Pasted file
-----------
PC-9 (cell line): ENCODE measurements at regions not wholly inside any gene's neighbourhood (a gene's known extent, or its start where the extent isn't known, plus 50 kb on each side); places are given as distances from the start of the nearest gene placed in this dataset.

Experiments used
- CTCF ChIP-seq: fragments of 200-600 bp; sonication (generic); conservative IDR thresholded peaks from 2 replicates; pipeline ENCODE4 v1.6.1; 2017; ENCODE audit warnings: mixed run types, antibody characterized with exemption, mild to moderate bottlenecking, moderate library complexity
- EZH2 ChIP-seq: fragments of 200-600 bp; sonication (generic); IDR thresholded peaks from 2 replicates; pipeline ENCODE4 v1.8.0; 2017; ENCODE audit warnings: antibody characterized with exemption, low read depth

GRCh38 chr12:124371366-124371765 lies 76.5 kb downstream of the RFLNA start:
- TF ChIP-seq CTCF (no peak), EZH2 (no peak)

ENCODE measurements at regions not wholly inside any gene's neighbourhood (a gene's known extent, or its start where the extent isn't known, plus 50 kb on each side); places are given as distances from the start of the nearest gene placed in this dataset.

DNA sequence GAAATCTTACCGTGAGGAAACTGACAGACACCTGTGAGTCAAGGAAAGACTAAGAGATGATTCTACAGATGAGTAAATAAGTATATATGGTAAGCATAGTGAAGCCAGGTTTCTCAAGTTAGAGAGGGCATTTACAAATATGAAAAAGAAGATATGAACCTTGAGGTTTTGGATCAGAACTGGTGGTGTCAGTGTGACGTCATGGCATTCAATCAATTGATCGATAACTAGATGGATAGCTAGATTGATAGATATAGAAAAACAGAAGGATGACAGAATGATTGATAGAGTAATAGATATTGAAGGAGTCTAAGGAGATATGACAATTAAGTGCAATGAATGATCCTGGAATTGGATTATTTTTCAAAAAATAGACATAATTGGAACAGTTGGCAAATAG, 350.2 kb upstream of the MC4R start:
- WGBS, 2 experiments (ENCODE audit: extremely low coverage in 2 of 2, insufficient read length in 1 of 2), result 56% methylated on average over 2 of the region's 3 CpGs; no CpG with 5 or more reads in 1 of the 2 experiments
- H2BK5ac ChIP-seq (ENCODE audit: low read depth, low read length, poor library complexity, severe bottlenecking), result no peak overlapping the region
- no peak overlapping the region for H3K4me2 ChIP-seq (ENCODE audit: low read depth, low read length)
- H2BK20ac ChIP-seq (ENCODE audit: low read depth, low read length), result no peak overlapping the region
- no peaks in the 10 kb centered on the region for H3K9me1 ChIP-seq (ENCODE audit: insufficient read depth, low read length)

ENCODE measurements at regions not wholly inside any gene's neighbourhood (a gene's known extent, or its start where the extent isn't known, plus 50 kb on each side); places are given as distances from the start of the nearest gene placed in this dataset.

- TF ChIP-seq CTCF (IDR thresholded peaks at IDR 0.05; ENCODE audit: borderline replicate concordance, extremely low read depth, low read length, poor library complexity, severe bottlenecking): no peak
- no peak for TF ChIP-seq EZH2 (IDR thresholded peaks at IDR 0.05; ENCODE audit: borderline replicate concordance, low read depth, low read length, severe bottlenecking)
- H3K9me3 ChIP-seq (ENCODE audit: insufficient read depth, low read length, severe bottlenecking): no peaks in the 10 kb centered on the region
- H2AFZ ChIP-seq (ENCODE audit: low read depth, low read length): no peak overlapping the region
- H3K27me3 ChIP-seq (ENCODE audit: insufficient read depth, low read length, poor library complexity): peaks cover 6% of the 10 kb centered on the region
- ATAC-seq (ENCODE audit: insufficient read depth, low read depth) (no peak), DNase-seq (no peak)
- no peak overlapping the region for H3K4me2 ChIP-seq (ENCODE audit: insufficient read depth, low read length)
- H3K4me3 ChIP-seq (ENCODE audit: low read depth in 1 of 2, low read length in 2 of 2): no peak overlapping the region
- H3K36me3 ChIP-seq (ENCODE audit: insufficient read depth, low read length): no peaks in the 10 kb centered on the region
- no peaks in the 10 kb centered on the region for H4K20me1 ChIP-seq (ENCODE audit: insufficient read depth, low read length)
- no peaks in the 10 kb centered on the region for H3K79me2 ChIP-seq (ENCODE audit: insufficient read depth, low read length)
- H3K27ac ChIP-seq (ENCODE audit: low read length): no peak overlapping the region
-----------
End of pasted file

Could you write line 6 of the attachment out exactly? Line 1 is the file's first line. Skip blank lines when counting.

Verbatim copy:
- TF ChIP-seq CTCF (no peak), EZH2 (no peak)